Workouts conducted below 180-minus-your age are Aerobic. Aerobic means ‘with oxygen’. It means the movement is easy enough to utilize oxygen. Fat requires oxygen to burn, hence aerobic exercise burns fat. Two to five hours a week of easily paced aerobic movement (in addition to moving frequently throughout the day) is eccelent for overall health. It optimizes fat metabolism both during the workout and throughout the day. It doubles the normal resting rate of the metabolism and ‘programs’ the body to operate more efficiently at rest. It’s great for cadiovascular function and improves lung capacity. It multiplies the muscle mitochondria, the power-houses of the cells. Aerobic exercise increases the stroke volume of the heart, which is the quantity of blood that is pumped with each beat. It strengthens bones, joints and connective tissues. It enhances performance and recovery, minimizes injury risk and makes the body more resilient for brief, high intensity workouts. And it boosts the immune system by optimizing anti-ageing hormones and enhancing the circulatory system.
Essentially, you can’t go wrong with lots of easy aerobic movement.
What’s the “Black Hole” of Physical Exercise?
There’s another category of exercise to be aware of: the Black Hole. Workouts which are too difficult to be aerobic but not difficult enough to be ‘brief and intense’ are regarded as being in ‘The Black Hole’. The Black Hole is above 180-minus-your-age, and up to about 85% of maximum heart rate.
This is the classic heart rate zone of Chronic Cardio and it’s where many fitness enthusiats spend much of their time. Exercising at this rate feels productive but it isn’t. It overrides the benefits of aerobic activity without being intense enough to activate the benefits of brief and intense anaerobic workouts. When Chronic Cardio practitioners switch to low-level aerobic exercise they usually feel that they’re not working hard enough to receive any benefit: No Pain, No Gain. But over weeks, months and especially in the long term, the benefits accumulate.
Exercise for Health, Strength and Flexibility
For health, strength and flexibility, frequent aerobic exercise should be combined with brief and infrequent high intensity strength workouts, plus the occasional all-out sprint. 180-minus-your age is the ideal heart rate formula for everybody. A very fit 80 year old may easily sustain a slow jog and remain under his 120 beats, whereas a metabolically compromised 35 year old may tip the balance simply by climbing a few stairs.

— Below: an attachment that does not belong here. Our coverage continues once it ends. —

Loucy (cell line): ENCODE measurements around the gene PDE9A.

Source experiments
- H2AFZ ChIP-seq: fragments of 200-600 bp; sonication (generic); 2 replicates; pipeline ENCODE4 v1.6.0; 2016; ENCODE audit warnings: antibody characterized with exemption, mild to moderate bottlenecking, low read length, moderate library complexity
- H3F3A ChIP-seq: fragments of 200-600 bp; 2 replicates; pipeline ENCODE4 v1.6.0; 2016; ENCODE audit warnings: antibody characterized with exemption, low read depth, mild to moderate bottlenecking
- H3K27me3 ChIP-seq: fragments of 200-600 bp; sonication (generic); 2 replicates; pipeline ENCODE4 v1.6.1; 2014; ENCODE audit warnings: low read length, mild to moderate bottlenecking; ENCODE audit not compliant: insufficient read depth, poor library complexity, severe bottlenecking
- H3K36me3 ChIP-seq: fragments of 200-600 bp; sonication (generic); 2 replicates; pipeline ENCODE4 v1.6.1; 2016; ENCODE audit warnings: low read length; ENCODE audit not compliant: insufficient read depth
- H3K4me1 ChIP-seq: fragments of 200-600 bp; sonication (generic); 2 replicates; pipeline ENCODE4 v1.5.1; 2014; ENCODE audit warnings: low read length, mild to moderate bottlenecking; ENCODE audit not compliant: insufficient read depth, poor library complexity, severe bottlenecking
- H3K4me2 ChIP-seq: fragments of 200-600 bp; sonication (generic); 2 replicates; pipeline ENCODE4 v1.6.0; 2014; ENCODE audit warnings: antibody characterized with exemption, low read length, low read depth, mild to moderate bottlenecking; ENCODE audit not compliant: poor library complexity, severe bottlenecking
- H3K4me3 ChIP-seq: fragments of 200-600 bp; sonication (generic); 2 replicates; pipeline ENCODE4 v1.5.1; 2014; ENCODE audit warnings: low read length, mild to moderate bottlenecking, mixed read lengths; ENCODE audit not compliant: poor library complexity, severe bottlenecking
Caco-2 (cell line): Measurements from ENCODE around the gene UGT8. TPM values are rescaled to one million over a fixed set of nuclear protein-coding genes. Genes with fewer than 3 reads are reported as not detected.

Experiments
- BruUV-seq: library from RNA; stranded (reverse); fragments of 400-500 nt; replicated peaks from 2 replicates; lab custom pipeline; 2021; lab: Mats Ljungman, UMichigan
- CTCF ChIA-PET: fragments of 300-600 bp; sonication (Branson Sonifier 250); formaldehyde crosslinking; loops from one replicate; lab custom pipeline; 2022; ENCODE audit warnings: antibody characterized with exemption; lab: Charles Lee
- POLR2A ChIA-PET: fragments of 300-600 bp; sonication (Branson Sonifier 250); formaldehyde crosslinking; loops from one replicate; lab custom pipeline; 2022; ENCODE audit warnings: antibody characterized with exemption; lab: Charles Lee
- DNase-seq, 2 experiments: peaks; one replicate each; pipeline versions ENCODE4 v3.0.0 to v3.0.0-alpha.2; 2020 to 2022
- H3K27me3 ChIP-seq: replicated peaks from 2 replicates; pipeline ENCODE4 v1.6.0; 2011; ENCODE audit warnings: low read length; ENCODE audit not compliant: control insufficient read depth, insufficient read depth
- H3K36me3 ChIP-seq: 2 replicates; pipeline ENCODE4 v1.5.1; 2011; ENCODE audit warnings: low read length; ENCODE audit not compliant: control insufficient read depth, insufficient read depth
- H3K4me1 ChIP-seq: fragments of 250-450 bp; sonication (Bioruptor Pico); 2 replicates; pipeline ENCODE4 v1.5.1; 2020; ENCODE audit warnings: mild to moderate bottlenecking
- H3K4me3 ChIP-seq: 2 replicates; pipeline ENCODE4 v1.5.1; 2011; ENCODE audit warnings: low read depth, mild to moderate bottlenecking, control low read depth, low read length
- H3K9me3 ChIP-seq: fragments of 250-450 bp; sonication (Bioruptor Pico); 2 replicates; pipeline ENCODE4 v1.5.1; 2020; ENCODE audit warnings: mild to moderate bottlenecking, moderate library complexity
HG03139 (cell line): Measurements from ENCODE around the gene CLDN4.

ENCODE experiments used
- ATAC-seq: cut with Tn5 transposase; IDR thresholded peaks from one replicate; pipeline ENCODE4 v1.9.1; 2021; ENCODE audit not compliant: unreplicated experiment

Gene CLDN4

And because this exercise model optimizes our gene expression, it guarantees results for both “normal” people who just want to stay in shape as well as for fitness professionals who want to reach their peak performance.
Monitoring your heart rate is easy now with smart watches and apps. Being able to breathe through your nose and maintain a conversation are simple indicators of a healthy pace. And along with following these guidelines, it’s important to increase your daily movement. Move frequently at a slow pace. Take the stairs, walk an extra block, walk around while talking on the phone, stretch, breath deeply, play with your dog, kick a ball, climb a tree, whatever – just find ways to move.
And go to bed early. Dim the lights, switch off. Get yourself a good night’s sleep.
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Leaky Gut, or the Hyper-Permeable Intestine – Is your Leaky Gut getting you down?
Marathon Woman Photo by Quino Al on Unsplash | Woman in a gym Photo by Alora Griffiths on Unsplash | Women in pink marathon Photo by Peter Boccia on Unsplash | Women exercising Photo by Helen Thomas on Unsplash | Running up steps Photo by Bruno Nascimento on Unsplash | Woman walking on the beach Photo by Debby Hudson on Unsplash